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    Tez Cadey talks ‘Catch On Fire,’ experimenting in the studio, and upcoming plans

    Fresh off the release of new single ‘Catch On Fire’ with Jess Ball, DJ/producer Tez Cadey drops by to discuss how the collaboration came about and more.

    You have mentioned that you played the guitar and the piano in your early years before moving into production of your own electronic music, which artists were you listening to that inspired this change?

    I think the turning point was my discovery of the French duo Justice. Before that I mainly listened to rock and pop but didn’t like electronic music so much. I think that’s why that band appealed to me. It made me cross the gap between the two.

    I understand you have been producing for rap and R&B sounds recently, can we expect to see more of this kind of stuff in the future?

    I’ve did a few rap and R&B instrumentals here and there, but I haven’t made any in a while. I think I was just having fun experimenting. I don’t count on making much more in the future but who knows!

    If you had to pick one rapper to produce for, who would it be and why?

    I’d probably go with Miguel. He has such a cool versatile voice. I feel working with him would open up so many creative possibilities.

    What was the experience of having such a super-viral hit like ‘Seve’ like and how has it affected your development as a producer?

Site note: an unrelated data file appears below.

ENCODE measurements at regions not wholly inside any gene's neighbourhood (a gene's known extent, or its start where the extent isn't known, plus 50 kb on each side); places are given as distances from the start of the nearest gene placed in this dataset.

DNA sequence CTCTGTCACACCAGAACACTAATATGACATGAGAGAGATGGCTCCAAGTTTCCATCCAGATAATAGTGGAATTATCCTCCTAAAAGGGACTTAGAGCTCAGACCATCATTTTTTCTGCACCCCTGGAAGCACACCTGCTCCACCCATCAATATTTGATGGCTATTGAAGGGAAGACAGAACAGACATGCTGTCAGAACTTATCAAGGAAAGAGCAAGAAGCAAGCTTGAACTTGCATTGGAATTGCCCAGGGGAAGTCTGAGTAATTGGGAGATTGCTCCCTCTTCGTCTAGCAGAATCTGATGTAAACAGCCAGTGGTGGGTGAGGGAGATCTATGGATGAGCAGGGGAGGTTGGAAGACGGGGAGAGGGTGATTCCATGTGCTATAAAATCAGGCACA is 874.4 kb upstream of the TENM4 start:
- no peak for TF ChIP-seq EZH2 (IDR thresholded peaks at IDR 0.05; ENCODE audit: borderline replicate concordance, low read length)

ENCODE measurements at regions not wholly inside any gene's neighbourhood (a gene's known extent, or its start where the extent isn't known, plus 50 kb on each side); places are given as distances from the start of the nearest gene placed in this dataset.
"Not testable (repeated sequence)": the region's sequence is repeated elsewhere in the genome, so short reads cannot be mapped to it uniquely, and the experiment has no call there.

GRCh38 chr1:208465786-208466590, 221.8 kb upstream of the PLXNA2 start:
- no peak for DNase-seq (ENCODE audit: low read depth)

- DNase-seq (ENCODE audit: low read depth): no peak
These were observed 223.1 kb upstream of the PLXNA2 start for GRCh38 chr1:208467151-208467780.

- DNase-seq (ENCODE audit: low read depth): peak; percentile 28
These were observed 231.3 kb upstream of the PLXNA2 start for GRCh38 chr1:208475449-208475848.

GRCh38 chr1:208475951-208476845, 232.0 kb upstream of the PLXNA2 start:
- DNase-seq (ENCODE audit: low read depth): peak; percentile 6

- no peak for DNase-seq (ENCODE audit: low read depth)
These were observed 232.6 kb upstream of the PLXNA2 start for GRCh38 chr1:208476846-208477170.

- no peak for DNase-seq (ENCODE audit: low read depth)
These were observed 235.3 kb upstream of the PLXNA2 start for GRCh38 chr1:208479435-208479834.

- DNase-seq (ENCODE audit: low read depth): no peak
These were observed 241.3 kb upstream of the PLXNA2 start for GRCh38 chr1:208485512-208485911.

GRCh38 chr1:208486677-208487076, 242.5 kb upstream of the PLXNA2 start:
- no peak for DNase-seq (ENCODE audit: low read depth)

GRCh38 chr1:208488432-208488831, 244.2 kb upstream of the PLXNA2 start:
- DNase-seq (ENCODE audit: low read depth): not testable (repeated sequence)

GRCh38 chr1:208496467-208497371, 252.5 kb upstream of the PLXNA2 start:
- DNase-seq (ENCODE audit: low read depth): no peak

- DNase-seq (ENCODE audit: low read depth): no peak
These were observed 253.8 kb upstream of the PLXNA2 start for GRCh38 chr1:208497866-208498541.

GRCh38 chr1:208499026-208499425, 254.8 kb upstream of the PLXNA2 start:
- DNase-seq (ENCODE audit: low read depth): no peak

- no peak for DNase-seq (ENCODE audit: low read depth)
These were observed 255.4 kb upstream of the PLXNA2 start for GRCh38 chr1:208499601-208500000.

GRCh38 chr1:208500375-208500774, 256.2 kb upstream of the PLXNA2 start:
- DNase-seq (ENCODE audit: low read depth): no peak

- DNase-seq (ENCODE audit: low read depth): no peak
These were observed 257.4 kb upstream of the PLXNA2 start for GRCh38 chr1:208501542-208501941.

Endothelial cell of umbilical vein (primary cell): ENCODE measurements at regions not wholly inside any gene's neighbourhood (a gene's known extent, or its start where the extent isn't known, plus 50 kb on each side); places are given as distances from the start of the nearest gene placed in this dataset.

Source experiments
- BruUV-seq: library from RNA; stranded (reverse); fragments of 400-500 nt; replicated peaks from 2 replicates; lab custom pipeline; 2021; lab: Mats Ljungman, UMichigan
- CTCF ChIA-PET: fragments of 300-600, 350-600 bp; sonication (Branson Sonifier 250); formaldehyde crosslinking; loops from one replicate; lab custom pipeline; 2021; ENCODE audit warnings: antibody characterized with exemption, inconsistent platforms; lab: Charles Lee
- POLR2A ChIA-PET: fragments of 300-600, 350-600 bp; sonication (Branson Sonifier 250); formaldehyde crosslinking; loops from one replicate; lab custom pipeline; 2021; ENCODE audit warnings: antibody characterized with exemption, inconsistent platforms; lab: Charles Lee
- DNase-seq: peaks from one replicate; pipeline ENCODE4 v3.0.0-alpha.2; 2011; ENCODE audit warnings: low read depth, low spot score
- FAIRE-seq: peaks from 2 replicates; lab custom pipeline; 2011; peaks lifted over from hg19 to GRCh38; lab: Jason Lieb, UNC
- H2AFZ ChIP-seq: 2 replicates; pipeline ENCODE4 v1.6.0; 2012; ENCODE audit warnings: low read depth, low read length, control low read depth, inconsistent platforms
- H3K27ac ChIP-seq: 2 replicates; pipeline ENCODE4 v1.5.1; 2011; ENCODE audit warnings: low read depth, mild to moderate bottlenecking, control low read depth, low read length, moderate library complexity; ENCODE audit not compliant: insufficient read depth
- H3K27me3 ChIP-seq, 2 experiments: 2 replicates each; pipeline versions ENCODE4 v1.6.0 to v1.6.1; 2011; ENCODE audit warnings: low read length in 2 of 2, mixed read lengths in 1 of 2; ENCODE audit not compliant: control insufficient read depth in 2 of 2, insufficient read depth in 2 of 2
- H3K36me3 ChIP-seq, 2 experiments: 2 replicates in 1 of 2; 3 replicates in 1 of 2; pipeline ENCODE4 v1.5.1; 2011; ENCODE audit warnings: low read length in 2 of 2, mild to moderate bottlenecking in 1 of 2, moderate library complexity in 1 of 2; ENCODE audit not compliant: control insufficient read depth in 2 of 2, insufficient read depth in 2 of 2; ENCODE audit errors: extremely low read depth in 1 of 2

It had a huge impact obviously. While it made me take music more seriously, creatively speaking it was also very restraining. Before that song I was constantly experimenting and getting my production and arrangement skills better. Not that I didn’t achieve any form of progress afterwards but the pressure to deliver a hit after that song was big and made me stick to the same formula for a while.

    Growing up across the world in Belgium, France and the US, where do you feel like you found the most inspiration for your musical style?

    It really depends on the period of my life. I think the place that influenced me most was France, regarding electronic music. I was a huge fan of Ed Banger during my teenage years and the French Electro-Clash scene. I had just turned 15 and started listening to electronic music around that time. And it just so happens I was living in France then.